Marie Curie has gained cross-party support at Stormont, including the support of all Foyle and East Londonderry MLAs, for a new charter that promotes the needs of terminally ill people.
The leadership of Northern Ireland’s five main political parties joined forces to officially signal their endorsement of leading palliative care charity, Marie Curie’s, charter for people living with any terminal illness.
Marie Curie’s ‘Charter for People with a Terminal- Illness’ in Northern Ireland aims to raise awareness of how someone with a terminal illness should be treated and consequently start to address some of the barriers that can prevent people accessing the care they need, namely what palliative care is and what services are available. It’s estimated that around 3000 people are missing out on the palliative care they need in Northern Ireland, and this unmet need is only set to rise if left unaddressed.
One of the most significant challenges facing Northern Ireland society is that more people are living longer. While this is to be celebrated, a consequence of this is that they will be living with one or more terminal illnesses and will have more complex needs.
This is further challenged by current financial pressures and a health and social care system that is undergoing significant change, but at same time must keep delivering services and providing care for people.
Cross party support for the Marie Curie charter demonstrates the Assembly’s recognition of how important it is to address the needs of people, and their families living with any terminal illness.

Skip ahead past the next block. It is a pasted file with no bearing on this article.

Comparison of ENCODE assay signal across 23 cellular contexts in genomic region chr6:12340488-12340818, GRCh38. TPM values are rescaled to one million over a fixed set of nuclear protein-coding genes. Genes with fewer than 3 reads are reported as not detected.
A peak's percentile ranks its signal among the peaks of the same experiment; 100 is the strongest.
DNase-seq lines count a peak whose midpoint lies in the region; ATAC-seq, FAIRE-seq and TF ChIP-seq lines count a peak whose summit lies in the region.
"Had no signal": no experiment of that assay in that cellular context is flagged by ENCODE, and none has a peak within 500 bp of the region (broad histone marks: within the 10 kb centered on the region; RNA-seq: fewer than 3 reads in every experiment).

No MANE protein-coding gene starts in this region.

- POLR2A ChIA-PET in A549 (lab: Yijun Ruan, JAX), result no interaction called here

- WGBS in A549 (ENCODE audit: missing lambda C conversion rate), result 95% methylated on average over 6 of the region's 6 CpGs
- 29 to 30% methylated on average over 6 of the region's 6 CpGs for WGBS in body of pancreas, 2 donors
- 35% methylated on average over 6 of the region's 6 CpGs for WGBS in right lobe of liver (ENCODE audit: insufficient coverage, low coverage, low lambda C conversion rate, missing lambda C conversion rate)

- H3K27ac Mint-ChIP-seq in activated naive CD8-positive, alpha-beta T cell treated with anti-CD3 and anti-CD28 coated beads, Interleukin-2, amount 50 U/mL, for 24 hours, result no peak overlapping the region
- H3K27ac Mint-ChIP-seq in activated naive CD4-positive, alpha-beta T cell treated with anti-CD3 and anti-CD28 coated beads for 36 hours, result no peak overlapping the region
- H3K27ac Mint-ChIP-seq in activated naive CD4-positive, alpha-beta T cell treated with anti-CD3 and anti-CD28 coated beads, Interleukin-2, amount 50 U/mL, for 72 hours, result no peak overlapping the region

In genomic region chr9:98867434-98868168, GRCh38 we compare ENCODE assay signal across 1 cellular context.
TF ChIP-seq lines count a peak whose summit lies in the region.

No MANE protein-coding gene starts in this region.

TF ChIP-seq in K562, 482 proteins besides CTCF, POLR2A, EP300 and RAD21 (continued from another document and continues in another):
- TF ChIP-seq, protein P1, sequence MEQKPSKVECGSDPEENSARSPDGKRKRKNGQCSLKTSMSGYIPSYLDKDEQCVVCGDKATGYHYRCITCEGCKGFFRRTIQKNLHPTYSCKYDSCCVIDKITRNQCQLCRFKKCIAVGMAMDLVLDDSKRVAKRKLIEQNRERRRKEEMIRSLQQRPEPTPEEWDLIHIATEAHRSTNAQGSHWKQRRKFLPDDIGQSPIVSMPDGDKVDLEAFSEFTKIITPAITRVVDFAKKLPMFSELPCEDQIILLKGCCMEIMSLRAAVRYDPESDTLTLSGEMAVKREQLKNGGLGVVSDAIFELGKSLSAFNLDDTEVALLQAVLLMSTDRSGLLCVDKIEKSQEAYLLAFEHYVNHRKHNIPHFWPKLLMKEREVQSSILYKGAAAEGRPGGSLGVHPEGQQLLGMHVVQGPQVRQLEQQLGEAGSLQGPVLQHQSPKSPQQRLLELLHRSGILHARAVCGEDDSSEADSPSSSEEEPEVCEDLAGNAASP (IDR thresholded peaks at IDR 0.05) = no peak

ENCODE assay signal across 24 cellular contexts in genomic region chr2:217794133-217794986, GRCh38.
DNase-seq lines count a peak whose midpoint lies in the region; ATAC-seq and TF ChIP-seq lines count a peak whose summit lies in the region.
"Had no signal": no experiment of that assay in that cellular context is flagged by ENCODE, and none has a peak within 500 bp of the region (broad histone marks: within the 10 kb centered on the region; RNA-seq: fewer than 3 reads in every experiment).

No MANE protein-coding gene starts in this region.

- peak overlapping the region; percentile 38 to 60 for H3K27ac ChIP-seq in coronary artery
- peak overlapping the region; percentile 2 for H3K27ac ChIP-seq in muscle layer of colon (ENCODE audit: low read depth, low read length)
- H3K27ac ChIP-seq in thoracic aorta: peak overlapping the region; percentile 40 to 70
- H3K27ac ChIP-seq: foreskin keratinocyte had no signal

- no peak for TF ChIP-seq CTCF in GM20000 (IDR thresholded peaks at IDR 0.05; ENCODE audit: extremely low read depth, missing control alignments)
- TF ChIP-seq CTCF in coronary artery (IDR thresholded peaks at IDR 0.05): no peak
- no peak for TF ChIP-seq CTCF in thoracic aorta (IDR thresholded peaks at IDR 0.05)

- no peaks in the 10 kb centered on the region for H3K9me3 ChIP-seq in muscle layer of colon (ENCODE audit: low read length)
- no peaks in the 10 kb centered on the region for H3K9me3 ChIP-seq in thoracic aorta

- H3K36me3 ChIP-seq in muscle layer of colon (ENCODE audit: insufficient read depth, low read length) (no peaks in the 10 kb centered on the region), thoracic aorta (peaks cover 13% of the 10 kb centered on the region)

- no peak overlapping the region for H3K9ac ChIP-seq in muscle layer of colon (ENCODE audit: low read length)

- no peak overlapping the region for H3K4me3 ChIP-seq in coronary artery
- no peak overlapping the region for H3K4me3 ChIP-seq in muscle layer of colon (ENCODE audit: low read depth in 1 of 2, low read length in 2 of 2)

Commenting on the charity’s charter, Joan McEwan, Head of Policy for Marie Curie in NI said, “We are delighted that the five largest political parties in Northern Ireland have been able to come together to endorse our charter.
“I believe this shows a real intent by these parties to actively promote the needs of those living with any terminal illness and to help raise awareness of palliative care.
“This is important because our health service is stretched; people are already missing out on the palliative care they need and demand will continue to grow as increasing numbers of us will be living longer with complex conditions.
“By addressing how someone with a terminal illness should be treated, the charter helps to start the conversation about what palliative care is and what services are available.
“It can also support our clinicians and service providers deliver the highest levels of care to more people.”
In the current climate we need to prioritise how our limited resources are allocated.”